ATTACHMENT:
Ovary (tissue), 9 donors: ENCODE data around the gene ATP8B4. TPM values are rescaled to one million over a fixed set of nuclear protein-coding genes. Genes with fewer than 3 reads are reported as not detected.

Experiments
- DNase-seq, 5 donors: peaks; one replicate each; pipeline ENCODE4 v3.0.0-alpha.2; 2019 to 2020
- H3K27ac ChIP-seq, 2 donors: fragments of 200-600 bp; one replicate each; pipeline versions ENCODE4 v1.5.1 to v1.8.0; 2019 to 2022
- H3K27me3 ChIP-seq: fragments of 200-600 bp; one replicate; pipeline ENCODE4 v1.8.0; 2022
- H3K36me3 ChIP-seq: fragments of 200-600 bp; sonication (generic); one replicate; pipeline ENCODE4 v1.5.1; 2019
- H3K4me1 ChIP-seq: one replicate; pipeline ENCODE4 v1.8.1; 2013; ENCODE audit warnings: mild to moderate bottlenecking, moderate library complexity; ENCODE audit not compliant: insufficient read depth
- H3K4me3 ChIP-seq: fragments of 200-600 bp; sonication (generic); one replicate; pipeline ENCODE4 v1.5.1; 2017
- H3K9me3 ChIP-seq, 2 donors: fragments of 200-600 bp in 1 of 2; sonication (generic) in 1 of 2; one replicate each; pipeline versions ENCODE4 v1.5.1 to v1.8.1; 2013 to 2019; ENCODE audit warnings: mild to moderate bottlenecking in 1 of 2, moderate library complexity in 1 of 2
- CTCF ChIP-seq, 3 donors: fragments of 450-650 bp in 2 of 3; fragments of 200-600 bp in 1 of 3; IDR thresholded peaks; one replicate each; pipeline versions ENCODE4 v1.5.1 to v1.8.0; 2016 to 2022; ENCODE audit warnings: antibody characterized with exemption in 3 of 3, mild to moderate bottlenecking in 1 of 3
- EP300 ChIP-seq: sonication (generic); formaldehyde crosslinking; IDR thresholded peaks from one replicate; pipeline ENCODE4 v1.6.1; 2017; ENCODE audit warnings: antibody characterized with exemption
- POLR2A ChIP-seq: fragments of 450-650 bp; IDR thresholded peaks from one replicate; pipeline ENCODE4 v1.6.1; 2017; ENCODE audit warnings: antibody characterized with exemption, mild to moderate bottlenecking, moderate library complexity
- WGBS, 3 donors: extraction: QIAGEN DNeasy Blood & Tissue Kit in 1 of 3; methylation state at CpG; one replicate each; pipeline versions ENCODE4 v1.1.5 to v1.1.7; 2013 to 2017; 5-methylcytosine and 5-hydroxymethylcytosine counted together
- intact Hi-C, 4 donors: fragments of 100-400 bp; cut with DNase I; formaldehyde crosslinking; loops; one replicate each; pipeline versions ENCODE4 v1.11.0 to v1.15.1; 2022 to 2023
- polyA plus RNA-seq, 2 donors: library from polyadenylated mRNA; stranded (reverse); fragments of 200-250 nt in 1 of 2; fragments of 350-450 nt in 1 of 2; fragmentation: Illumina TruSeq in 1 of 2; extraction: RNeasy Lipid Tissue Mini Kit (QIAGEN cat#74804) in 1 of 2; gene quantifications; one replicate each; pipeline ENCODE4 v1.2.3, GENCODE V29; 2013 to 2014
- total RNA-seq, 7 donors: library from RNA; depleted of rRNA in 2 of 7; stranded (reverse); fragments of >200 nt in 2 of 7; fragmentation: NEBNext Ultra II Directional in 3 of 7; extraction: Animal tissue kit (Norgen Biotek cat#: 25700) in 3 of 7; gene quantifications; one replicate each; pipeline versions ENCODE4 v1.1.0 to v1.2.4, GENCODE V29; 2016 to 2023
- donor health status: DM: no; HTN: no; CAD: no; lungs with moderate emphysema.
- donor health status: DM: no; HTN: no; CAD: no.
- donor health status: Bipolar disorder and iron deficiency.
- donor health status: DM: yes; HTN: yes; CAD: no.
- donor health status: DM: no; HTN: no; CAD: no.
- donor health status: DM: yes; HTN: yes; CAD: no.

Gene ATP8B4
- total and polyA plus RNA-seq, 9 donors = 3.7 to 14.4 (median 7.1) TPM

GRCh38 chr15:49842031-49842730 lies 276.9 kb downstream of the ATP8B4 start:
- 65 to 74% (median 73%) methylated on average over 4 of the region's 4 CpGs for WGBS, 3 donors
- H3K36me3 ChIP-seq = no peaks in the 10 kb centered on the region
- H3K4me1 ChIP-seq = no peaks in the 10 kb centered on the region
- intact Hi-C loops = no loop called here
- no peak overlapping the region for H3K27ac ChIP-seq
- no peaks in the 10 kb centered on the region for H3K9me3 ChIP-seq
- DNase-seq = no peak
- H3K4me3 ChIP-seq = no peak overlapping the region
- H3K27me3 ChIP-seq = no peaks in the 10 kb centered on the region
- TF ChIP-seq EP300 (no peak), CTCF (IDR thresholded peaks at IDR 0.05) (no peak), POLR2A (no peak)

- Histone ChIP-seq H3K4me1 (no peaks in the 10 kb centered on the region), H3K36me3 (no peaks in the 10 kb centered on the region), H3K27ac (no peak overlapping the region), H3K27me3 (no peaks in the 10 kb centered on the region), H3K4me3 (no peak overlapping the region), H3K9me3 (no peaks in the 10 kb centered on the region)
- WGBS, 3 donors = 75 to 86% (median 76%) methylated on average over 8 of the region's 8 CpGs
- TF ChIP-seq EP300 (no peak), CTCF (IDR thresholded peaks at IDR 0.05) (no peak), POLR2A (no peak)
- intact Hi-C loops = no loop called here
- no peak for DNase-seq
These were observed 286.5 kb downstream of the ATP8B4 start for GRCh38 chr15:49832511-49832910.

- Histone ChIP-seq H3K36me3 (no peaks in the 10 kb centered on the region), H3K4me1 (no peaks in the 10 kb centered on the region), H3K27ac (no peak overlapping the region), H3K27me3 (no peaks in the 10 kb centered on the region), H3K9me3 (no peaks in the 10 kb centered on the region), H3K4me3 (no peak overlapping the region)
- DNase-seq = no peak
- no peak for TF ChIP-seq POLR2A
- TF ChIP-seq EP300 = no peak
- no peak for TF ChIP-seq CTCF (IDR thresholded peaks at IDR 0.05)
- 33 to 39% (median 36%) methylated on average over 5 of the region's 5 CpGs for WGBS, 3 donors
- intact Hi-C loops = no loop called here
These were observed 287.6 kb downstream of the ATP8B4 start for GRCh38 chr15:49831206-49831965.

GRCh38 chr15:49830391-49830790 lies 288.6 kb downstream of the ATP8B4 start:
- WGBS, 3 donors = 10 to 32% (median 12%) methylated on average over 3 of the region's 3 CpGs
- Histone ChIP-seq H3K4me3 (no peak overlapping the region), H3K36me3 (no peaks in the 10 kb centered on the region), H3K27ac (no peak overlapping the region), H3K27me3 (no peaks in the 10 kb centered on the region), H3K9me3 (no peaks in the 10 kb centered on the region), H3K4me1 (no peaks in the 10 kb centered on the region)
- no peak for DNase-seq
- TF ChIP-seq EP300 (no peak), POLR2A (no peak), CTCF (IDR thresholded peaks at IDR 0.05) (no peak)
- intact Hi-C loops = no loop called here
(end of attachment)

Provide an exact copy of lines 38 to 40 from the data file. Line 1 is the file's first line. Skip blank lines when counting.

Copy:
- TF ChIP-seq EP300 (no peak), CTCF (IDR thresholded peaks at IDR 0.05) (no peak), POLR2A (no peak)
- intact Hi-C loops = no loop called here
- no peak for DNase-seq